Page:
Energy Safe Victoria (ESV) has released a report on its technical investigation into a fire at Terang in Victoria’s southwest in March.
High winds through Victoria’s southwest on March 17-18 led to five fire starts involving electricity distribution infrastructure assets.
This resulted in four significant fires, collectively known as the St Patricks’ Day fires.
In addition to the Terang fire, major fires also included Sisters fire (near Garvoc), the Gazette bushfire and the Gnotuk grassfire.
The Terang fire began about 9.30pm on March 17.
Conductors clashed between phases of a 22kV feeder outside the Terang Zone Sub in High Street (Princes Hwy).
“The Terang-Cobden Road fire’s most likely source of ignition was molten conductor material falling from clashing and arcing conductors… and the damage to the conductors is consistent with this conclusion,” the report said.
According to the ESV investigation, the construction of the lines was not consistent with standards and did not allow sufficient clearance between electrical circuits during the wind event of that day.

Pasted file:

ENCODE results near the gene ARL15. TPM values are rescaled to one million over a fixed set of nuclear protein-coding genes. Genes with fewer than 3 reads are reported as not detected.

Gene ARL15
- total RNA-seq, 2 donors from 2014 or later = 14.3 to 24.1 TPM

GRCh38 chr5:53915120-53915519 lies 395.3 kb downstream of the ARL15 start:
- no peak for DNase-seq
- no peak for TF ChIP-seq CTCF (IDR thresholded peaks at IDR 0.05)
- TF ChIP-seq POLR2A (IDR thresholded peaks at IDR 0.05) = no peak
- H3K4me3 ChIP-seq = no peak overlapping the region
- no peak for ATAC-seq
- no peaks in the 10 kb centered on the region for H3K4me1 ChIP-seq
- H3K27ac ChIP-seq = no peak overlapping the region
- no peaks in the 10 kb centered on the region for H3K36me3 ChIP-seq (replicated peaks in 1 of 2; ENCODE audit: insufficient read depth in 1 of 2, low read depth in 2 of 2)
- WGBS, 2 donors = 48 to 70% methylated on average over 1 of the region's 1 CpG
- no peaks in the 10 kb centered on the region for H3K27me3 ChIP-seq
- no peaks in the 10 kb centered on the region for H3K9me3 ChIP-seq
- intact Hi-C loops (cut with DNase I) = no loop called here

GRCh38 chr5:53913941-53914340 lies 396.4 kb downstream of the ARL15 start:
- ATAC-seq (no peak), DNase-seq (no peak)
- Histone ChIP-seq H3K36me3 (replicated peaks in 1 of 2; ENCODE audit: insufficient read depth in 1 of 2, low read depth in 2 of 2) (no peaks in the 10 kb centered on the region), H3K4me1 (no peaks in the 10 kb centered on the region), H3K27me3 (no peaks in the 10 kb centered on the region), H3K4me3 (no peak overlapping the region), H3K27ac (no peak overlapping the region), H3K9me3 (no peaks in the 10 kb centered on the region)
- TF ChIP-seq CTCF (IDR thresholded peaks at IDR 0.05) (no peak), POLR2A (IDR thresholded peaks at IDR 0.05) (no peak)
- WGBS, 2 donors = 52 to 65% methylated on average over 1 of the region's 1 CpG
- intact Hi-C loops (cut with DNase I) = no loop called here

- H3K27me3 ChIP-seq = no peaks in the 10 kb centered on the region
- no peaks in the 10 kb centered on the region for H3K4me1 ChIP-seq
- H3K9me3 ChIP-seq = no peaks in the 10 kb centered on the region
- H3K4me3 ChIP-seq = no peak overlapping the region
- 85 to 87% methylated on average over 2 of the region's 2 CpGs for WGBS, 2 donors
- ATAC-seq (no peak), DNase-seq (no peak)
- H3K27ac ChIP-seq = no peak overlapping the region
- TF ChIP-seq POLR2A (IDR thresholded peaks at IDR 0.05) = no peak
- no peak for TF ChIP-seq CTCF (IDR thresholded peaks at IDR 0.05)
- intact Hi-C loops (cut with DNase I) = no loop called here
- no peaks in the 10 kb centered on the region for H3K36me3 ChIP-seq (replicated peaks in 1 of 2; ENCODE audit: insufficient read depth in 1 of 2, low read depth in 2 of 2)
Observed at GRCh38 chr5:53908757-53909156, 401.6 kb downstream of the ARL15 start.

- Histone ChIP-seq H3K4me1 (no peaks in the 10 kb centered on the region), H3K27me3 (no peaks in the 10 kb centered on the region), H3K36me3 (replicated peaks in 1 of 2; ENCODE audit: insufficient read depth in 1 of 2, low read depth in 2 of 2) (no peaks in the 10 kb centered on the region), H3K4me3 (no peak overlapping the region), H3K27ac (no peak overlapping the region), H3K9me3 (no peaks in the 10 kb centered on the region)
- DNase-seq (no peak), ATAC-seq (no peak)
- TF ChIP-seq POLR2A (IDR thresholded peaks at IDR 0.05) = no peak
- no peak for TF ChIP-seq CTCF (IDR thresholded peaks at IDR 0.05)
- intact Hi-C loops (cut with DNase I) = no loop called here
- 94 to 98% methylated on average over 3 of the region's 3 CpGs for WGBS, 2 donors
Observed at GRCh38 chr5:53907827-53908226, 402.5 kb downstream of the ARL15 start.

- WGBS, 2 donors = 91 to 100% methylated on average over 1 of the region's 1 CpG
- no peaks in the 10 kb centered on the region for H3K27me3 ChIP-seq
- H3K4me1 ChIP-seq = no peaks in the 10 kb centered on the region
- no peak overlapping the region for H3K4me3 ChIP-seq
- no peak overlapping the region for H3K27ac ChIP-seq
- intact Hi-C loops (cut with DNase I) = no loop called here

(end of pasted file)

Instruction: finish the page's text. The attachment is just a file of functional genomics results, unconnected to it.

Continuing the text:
ESV will now proceed with its investigation into the Terang Fire to determine the nature and extent of any breaches to the Acts and regulations and possible enforcement action.
Investigations into the Sisters’ Fire, which involved the failure of a power pole, are still in progress.
It involves complex forensic analysis and investigation and may take two or three months to complete.
Once this is complete ESV will determine the nature and extent of any breaches to the Acts and regulations and possible enforcement action.
With respect to the fires at Gazette and Gnotuk, ESV working with CFA investigators have determined they were caused by vegetation outside the statutory clearance zone.
ESV will not be investigating these fires further.